For the penultimate Gobbledygeek of the year, Paul and Arlo return to an institution they dropped like a bad habit at the start of the pandemic: the Four-Color Flashback! Vickie Willis Navarra, board member of the Comics and Popular Arts Conference at DragonCon, joins the boys to discuss Sandman Mystery Theatre: Book One. Matt Wagner’s resurrection of DC’s Golden Age hero Wesley Dodds, with art by Guy Davis, John Watkiss, R.G. Taylor, and David Hornung, explores the dark dreams of 1938 New York. The gang discusses the art’s sketchy, shadowy noir qualities; Vickie interrupts her praise of Dian Belmont long enough to wonder if Dian falls into the “exceptional female” trope; Paul and Arlo ponder the series’ connection to Neil Gaiman’s Sandman; and more.
NEXT: season 11 comes to a close with a Geek Challenge featuring Thunderheart and Dead Man.
Gobbledygeek episode 395, “Four-Color Flashback: Watchmen (feat. Greg Sahadachny).” is available for listening or download right here and on iTunes here.
After a year of pointedly discussing no superhero stories, Paul and Arlo revive Four-Color Flashback for a new decade with the big kahuna of all superhero stories: Alan Moore and Dave Gibbons’ 1986-87 maxi-series Watchmen. Aided by emotional sherpa Greg Sahadachny, once and future host of The Debatable Podcast, the boys openly admit there is no new light to shed on perhaps the most analyzed comic book of all time–then get to shedding. What’s it like reading Watchmen in 2020? In the wake of Damon Lindelof’s TV sequel? The gang finds that, like all great art, Watchmen has not changed in the 33 years since its run wrapped, but we have. In a world where fascism seems much more tangible, where superhero fiction reigns supreme, Moore and Gibbons’ work has taken on a renewed sense of meaning. The gang discusses the book’s formalist genius; our heroes’ utter contempt for those they claim to save; why, for a certain type of reader, Rorschach is a morally just idol; and plenty more.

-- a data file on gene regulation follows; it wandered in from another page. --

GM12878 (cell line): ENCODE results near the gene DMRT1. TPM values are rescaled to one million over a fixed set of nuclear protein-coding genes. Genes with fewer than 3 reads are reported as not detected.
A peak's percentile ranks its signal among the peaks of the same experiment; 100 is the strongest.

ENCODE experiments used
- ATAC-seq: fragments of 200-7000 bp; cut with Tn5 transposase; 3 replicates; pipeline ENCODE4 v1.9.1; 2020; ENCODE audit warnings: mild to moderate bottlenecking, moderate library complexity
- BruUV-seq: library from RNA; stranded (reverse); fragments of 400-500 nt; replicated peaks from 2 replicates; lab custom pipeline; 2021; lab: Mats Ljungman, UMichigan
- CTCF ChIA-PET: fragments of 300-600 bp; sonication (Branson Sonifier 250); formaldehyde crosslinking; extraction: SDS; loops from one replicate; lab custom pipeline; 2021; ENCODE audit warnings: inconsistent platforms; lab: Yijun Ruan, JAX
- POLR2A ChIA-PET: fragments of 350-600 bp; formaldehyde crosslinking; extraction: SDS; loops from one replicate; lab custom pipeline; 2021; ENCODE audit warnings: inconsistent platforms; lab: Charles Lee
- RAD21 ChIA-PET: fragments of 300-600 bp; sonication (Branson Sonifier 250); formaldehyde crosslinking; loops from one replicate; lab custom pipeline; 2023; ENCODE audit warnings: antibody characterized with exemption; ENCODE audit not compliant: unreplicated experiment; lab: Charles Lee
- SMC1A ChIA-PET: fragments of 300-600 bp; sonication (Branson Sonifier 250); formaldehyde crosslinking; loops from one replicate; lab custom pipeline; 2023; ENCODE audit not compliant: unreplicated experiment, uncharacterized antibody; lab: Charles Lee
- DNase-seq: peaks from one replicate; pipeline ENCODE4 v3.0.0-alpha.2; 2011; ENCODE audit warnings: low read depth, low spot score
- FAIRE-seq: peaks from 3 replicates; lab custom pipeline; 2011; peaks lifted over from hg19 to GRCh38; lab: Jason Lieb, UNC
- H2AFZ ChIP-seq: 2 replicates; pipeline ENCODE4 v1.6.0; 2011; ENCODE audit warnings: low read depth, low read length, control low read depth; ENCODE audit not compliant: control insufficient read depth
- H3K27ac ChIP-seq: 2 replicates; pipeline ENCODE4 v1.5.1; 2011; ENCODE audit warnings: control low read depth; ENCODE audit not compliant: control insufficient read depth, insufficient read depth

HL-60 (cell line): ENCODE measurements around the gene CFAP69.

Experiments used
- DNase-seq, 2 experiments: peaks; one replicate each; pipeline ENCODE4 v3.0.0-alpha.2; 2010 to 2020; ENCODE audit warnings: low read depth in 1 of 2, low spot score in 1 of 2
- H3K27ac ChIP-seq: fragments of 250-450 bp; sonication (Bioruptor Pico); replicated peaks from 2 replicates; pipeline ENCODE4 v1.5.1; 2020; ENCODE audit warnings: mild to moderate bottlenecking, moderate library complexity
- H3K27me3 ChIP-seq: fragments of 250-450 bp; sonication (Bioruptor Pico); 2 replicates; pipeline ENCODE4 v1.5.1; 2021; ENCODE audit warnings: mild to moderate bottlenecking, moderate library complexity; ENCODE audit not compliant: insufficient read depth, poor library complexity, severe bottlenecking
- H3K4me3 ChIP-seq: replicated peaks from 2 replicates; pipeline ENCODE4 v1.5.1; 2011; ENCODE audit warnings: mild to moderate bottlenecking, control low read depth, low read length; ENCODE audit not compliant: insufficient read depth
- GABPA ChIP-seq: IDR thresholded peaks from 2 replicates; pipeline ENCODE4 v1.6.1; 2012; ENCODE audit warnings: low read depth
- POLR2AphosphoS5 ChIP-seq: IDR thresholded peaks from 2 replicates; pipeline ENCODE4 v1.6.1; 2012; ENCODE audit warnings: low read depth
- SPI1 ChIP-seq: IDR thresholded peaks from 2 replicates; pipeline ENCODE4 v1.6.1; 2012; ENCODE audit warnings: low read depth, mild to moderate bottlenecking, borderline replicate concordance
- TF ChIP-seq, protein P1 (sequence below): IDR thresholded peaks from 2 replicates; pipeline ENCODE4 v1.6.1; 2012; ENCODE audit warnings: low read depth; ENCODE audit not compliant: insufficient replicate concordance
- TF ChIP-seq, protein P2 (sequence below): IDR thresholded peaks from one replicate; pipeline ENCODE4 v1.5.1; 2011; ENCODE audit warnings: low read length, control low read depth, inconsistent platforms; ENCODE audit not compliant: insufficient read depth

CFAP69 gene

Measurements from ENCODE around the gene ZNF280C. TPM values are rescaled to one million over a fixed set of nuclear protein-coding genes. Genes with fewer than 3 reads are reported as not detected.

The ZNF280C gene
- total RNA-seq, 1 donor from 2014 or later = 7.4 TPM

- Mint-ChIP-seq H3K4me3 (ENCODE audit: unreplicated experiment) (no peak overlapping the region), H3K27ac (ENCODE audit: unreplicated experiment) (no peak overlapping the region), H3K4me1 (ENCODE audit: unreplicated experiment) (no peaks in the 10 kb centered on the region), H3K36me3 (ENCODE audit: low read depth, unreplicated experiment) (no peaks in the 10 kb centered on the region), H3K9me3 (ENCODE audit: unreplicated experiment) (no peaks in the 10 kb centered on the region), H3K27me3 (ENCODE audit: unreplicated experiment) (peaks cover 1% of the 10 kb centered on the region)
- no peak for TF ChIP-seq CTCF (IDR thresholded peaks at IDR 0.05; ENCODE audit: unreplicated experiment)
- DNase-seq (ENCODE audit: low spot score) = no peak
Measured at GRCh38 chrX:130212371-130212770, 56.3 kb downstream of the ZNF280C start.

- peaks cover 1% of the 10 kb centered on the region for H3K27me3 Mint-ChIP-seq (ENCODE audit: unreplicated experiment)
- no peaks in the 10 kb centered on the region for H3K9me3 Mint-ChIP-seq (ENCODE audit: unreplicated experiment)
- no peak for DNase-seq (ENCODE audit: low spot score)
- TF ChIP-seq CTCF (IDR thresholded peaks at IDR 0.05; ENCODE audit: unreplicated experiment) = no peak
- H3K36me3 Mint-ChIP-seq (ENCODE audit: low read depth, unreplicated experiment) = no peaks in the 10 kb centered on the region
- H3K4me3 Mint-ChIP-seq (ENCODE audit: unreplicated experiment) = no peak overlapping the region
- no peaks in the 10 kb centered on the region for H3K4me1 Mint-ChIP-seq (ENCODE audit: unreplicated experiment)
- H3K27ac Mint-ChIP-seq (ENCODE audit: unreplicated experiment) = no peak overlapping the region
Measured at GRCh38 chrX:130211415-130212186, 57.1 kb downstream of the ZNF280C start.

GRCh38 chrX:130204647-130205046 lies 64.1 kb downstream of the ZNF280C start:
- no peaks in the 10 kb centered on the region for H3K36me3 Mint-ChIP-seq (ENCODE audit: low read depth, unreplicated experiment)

Next: we continue watching the Watchmen with a discussion of Lindelof’s HBO show.
Total Run Time: 01:50:43
00:00:21 – Intro
00:04:00 – Watchmen
01:47:43 – Outro / Next
“Desolation Row” by Bob Dylan, Highway 61 Revisited (1965)
“Cosmic Charlie” by The Grateful Dead, Aoxomoxoa (1969)
Gobbledygeek episode 375, “300ccs of Thorazine,” is available for listening or download right here and on iTunes here.
How does one go from lamenting the untimely demise of Tom King’s Batman to discussing the power structures that dictate what one finds culturally acceptable in any given generation? There’s only one way to find out: by listening to this week’s Gobbledygeek! Paul and Arlo blather about superheroic drama, including Superman: The Animated Series; opinions that have evolved with time, whether they’re on The Downward Spiral or She-Ra: Princess of Power; and why the hell Pete Venkman was carrying 300ccs of Thorazine.
Next: Johny Ho joins Paul and Arlo to discuss Gene Luen Yang’s American Born Chinese in the latest Four-Color Flashback.